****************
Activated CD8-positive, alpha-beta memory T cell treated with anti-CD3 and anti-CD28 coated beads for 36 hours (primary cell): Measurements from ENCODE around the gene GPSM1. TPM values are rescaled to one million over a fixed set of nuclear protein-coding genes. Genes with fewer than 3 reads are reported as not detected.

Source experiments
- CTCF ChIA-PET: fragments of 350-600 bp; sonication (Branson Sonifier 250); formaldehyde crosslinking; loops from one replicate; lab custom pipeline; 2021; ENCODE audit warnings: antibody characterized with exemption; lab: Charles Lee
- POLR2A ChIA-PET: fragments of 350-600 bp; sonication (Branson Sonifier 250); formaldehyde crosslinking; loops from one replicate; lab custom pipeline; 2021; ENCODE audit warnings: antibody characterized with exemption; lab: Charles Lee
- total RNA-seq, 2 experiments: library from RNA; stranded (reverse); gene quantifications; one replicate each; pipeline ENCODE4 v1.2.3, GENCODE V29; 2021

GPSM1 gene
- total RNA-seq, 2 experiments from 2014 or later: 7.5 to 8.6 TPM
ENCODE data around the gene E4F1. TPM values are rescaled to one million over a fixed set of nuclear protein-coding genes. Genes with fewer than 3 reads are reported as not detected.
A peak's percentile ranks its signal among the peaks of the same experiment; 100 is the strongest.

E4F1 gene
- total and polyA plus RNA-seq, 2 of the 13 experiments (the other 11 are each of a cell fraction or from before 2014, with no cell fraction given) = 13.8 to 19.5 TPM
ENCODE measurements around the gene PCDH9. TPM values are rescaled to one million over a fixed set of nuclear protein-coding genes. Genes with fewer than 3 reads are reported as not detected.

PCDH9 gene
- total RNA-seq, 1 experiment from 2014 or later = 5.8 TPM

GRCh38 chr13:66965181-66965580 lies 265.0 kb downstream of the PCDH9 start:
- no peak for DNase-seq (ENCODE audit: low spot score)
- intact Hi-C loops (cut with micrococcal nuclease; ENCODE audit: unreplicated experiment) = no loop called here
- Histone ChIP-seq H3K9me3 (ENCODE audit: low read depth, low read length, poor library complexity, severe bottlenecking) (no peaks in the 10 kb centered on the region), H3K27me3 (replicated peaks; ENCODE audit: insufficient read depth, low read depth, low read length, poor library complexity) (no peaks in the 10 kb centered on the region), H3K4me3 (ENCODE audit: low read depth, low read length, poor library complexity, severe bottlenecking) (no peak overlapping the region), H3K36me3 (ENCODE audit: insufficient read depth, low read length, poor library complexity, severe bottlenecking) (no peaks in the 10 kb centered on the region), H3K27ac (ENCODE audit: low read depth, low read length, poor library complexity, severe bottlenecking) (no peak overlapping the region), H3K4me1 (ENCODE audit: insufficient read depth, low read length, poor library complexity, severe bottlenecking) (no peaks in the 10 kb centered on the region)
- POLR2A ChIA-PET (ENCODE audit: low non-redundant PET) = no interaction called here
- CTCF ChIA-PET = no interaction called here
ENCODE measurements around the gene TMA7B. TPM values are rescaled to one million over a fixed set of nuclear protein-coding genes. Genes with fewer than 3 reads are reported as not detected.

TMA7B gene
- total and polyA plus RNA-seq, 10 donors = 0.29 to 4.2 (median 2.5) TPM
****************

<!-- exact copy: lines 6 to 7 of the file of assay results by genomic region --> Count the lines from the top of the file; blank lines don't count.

GPSM1 gene
- total RNA-seq, 2 experiments from 2014 or later: 7.5 to 8.6 TPM